The real disadvantage confronting students is not the threat of teacher strikes but rather the ongoing and chronic lack of resources provided to their public schools. While elite private institutions provide the best facilities money can buy for the privileged children of the ultra-wealthy, Victorian public schools remain the lowest funded in the country, on a per-student basis. Teachers and staff are over-worked and under-paid.

The AEU and Department of Education representatives have been negotiating behind closed doors for nearly 12 months. The limited updates on these secretive discussions provided by the union—delivered verbally in members’ meetings, as the bureaucracy has agreed not to write anything about the negotiations—have made clear that the government is not prepared to make any significant concessions whatsoever.

The Labor government of Premier Daniel Andrews is preparing austerity budget cuts, and has insisted on a 2 percent annual wage rise ceiling for public sector workers. This would represent a real wage cut for teachers amid an escalating cost of living.

The union has previously reported that the Department has a list of new measures it wants to impose on teachers. This includes a “10 week leave model,” within which teachers could be forced to attend school for work during holidays between terms, if they have not worked enough hours to accumulate sufficient sick and other leave.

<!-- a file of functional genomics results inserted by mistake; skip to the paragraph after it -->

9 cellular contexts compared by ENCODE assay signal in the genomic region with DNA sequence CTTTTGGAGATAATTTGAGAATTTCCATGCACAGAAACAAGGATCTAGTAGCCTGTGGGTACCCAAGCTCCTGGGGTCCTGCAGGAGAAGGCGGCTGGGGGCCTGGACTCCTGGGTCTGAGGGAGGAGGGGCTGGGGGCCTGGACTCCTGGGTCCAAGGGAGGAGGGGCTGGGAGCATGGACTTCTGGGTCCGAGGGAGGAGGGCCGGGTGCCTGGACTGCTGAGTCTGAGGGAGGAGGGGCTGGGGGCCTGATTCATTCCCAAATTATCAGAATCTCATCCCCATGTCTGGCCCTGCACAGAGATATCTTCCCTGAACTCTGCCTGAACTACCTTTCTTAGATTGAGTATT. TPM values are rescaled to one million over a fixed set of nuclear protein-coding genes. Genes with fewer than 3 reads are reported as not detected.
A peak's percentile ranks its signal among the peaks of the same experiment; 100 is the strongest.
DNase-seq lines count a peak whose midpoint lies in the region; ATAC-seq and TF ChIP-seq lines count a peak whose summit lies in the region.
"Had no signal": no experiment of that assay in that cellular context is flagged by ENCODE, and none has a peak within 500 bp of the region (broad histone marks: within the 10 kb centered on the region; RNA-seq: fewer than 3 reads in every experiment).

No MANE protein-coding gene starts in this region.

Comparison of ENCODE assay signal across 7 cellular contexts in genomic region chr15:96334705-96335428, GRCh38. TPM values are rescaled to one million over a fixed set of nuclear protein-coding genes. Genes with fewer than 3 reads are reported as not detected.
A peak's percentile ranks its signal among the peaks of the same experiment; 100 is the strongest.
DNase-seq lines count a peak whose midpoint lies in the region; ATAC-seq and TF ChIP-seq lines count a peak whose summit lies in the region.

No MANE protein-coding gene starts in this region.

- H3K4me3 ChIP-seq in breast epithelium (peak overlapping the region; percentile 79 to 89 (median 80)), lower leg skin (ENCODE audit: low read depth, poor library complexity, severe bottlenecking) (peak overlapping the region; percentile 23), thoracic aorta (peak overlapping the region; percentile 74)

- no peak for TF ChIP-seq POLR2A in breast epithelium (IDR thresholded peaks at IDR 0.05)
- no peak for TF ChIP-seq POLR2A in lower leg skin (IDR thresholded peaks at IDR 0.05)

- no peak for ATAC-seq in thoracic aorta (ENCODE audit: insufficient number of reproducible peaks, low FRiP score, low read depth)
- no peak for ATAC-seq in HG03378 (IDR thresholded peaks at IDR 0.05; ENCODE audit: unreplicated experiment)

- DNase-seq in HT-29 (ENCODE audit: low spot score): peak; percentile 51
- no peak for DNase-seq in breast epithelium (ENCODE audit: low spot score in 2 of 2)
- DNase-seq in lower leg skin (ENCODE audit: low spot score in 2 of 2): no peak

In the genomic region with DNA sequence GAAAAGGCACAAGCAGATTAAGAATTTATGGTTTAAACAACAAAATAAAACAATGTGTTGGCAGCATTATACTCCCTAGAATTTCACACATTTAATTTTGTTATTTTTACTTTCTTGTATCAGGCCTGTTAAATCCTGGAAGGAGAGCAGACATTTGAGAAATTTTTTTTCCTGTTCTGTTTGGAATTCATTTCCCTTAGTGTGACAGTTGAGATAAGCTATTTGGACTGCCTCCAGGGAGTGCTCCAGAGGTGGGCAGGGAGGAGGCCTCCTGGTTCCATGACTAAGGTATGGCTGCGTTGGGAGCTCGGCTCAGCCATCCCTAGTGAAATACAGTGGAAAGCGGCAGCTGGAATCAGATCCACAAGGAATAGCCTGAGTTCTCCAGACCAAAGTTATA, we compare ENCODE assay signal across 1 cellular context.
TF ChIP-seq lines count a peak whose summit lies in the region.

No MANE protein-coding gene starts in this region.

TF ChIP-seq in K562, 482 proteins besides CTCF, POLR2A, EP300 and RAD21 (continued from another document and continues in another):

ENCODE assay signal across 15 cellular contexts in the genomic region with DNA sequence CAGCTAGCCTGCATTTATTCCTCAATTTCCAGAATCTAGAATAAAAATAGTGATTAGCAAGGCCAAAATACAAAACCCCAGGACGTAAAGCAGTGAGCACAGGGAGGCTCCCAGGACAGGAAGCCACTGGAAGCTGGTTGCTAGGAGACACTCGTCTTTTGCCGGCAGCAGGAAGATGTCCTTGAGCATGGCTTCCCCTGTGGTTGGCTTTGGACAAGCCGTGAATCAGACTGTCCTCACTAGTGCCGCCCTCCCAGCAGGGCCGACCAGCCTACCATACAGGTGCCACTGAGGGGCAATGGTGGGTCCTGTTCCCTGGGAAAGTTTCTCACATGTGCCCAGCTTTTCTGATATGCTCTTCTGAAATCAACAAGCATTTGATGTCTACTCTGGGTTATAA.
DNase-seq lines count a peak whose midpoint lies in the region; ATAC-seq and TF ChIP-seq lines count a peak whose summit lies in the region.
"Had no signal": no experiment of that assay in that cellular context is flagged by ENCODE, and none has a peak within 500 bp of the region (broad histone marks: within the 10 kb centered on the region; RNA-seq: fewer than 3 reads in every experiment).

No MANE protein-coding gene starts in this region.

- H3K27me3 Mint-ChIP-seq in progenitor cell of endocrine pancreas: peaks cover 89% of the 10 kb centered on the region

Other outstanding issues relate to workload. The union has already flagged its willingness to junk the proposal outlined in its log of claims for a maximum 18 hours a week face to face teaching time, and the 20-student class size cap. Instead of such limits, department and union officials are reportedly haggling over the details of a new “index model” that effectively forces a trade-off between any reduction in face to face teaching hours with a corresponding increase in class sizes.

The current crisis in the public education system has been deliberately engineered by the ruling elite in Australia, in part via regressive industrial agreements imposed on school teachers and staff in Victoria and every other state and territory.

Teachers and school staff now must make active preparations to oppose any regressive deal cooked up by the AEU and the state government. No more sell out agreements! No more “productivity” concessions and other give-aways!

The campaign for decent wages and working conditions in the public education system must be taken out of the hands of the union bureaucracy, and taken forward in tandem with the fight to protect the health and safety of staff and students by closing schools in conditions of continued COVID-19 transmission.

Such a fight, based on the widest circulation of accurate scientific information on the pandemic and what is required to eliminate the coronavirus, would receive enormous support throughout the working class. What is required is the formation of rank-and-file committees in every school, independent of the AEU, and the development of a political struggle against the state Labor government

The starting point for a new agreement must be not what the government and union deem “affordable” within a pandemic-driven austerity drive, but rather what is necessary to deliver decent working conditions for teachers and school staff and proper educational facilities for all public school students.

The Committee for Public Education will provide every assistance to those seeking to take forward this struggle. Contact us today and get involved!

Email: cfpe.aus@gmail.com